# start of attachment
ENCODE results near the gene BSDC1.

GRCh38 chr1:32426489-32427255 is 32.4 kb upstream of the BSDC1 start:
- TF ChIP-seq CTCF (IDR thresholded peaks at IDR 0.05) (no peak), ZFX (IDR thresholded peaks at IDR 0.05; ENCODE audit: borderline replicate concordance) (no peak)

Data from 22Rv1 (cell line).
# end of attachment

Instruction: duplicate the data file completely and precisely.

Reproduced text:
ENCODE results near the gene BSDC1.

GRCh38 chr1:32426489-32427255 is 32.4 kb upstream of the BSDC1 start:
- TF ChIP-seq CTCF (IDR thresholded peaks at IDR 0.05) (no peak), ZFX (IDR thresholded peaks at IDR 0.05; ENCODE audit: borderline replicate concordance) (no peak)

Data from 22Rv1 (cell line).